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One Piece Odyssey isn’t just targeting anime and JRPG fans

The One Piece series is no stranger to the world of video games. Throughout the years we’ve seen the popular manga and anime series become a multimedia giant, and that has taken it into the realm of gaming spin-offs. However, we’ve never truly seen it in the Japanese role-playing genre where it belongs. That’s changing next month with One Piece Odyssey.

One Piece Odyssey - Gameplay Trailer | PS5 & PS4 Games

When I initially saw One Piece Odyssey, as both a huge series fan and role-playing game lover, I felt that it was a step in the right direction. What other series is better suited to go after the JRPG formula than the manga that literally feels like one at all times? After getting the chance to try One Piece Odyssey and chat with its producer Rei Hirata, I found that my hunch was on point.

Odyssey isn’t trying to be just another cash-grab anime spin-off JRPG. It’s looking to be the anime JRPG and evolve the genre, just as its manga and anime counterparts have done for their respective mediums.

Like playing through the panels of the manga

Off the bat, one thing that immediately stands out about One Piece Odyssey is that it’s chasing the series’ vision more than any game before it. When I jumped into the demo, I was pleased to find that the Straw Hat Pirates were depicted with the absolute best 3D models they’ve ever had. Every character felt like they jumped straight out of the manga, with their cartoonishly exaggerated expressions shining. Producer Rei Hirata told me that this was one of the most important parts of the game’s development for the team.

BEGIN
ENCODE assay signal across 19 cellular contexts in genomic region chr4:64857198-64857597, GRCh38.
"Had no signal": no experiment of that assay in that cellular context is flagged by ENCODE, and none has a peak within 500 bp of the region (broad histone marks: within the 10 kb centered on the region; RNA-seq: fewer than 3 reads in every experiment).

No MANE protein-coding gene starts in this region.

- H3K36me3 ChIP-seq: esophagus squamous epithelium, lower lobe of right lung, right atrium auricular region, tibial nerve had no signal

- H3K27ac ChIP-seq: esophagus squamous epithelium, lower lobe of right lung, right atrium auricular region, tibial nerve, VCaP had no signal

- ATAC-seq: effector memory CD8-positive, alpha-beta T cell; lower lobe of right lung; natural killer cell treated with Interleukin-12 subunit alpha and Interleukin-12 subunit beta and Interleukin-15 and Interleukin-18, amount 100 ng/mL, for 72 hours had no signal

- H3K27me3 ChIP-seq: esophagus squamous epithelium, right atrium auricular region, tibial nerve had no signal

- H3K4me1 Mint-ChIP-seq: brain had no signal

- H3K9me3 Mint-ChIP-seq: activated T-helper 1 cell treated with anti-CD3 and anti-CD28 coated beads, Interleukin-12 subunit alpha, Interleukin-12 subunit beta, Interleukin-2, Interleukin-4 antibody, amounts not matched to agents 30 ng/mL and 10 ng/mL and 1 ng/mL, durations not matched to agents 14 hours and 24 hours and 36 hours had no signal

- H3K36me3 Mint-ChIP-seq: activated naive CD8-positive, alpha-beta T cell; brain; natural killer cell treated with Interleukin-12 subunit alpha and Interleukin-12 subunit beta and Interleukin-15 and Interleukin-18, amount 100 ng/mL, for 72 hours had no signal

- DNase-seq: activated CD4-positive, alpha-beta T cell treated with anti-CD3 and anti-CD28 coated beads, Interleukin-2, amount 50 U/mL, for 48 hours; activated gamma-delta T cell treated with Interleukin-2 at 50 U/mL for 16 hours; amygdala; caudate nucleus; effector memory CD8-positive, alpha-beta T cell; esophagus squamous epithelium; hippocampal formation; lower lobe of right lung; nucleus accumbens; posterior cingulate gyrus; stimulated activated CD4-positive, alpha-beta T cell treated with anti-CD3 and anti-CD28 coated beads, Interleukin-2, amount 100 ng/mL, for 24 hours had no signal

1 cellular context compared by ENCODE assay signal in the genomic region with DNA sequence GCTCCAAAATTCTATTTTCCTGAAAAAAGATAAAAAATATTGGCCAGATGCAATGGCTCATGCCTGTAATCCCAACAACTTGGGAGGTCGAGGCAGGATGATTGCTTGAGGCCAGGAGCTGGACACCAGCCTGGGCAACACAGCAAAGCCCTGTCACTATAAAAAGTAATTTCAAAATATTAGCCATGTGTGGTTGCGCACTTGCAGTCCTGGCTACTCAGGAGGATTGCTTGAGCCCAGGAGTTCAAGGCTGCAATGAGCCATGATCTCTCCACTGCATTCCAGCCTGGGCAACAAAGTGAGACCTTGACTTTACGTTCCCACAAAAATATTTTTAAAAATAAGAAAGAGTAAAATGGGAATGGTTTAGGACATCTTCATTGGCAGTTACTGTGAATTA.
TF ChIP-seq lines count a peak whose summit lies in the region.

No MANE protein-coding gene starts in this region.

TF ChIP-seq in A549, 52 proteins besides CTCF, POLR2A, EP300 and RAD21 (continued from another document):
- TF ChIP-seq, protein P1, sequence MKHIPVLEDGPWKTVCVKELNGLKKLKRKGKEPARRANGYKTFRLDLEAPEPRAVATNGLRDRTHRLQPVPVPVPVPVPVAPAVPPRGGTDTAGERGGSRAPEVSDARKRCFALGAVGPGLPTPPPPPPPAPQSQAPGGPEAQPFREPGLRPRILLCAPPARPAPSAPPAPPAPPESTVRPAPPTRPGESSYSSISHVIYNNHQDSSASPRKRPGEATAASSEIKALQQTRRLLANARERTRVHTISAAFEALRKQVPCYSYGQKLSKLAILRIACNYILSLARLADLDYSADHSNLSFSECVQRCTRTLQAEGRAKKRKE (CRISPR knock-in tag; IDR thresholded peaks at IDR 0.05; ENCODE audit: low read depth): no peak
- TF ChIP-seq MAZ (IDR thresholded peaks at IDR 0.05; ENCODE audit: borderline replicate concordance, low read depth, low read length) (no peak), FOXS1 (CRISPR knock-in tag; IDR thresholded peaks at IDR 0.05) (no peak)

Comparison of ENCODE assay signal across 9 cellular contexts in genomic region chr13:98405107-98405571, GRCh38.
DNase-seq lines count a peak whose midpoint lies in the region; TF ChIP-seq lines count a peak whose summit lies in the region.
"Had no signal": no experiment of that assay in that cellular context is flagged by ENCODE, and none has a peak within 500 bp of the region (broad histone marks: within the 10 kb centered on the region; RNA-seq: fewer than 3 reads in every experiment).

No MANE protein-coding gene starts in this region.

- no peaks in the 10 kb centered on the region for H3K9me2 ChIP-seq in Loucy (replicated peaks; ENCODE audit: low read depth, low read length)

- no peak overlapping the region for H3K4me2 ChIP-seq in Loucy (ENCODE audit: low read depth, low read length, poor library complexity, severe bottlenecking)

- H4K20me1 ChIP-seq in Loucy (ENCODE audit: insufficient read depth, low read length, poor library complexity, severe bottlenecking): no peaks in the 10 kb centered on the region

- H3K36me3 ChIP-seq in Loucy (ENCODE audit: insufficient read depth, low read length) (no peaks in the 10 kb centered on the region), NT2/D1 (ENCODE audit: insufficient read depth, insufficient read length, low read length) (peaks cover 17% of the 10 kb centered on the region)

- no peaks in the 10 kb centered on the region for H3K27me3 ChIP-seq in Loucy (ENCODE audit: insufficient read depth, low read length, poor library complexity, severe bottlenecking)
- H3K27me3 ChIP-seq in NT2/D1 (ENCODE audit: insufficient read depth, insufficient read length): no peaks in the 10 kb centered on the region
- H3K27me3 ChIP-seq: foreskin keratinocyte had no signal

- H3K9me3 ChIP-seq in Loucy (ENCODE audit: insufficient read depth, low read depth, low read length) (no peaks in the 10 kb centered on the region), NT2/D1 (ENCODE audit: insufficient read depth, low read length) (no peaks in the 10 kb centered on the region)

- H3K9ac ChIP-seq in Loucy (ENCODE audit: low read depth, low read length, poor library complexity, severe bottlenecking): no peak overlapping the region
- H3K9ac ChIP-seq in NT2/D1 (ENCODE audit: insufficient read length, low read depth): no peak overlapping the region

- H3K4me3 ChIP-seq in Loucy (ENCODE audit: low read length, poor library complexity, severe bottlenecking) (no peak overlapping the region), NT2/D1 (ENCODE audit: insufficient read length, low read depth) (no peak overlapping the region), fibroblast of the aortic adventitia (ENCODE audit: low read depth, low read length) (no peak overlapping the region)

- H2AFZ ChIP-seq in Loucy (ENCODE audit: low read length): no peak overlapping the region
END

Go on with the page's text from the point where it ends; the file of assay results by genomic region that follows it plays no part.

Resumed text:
Straw Hat Pirates standing together in Alabasta.

No One Piece game has ever had such attention to detail when it comes to the characters — I was in awe looking at it. This isn’t anything new for me with my love of characters like Nico Robin, but I was more mesmerized than usual with the rest of the cast. The action, scene composition, and impact of battles in One Piece are translated perfectly into a game for the first time here thanks to the cinematic nature of JRPGs. Watching a rubberman heat up his blood and fire a flurry of intense punches at giant crabs has never felt more satisfying.

Trust that the adventuring the series is known for shows up in full force here. I encountered all types of unseen creatures of the One Piece Universe: giant ice walruses, weird attacking monkeys, and a lot more. It immersed me so much in Eiichiro Oda’s grand world that I didn’t want to leave after the demo time limit hit.

Grab some popcorn

Jumping to the more theatrical parts of the game, the story begins with the crew landing on an island and losing access to their ship. They regroup and run into two mysterious characters who have vague intentions. After losing the expansive move kits they’ve learned throughout the series due to an inexplicable power from one of the two, the hunt is on. They have to find cubes that contain their memories, while learning the secrets of this island that is filled with callbacks to a past-explored island of the series, Skypiea.

The Straw Hats facing Adio.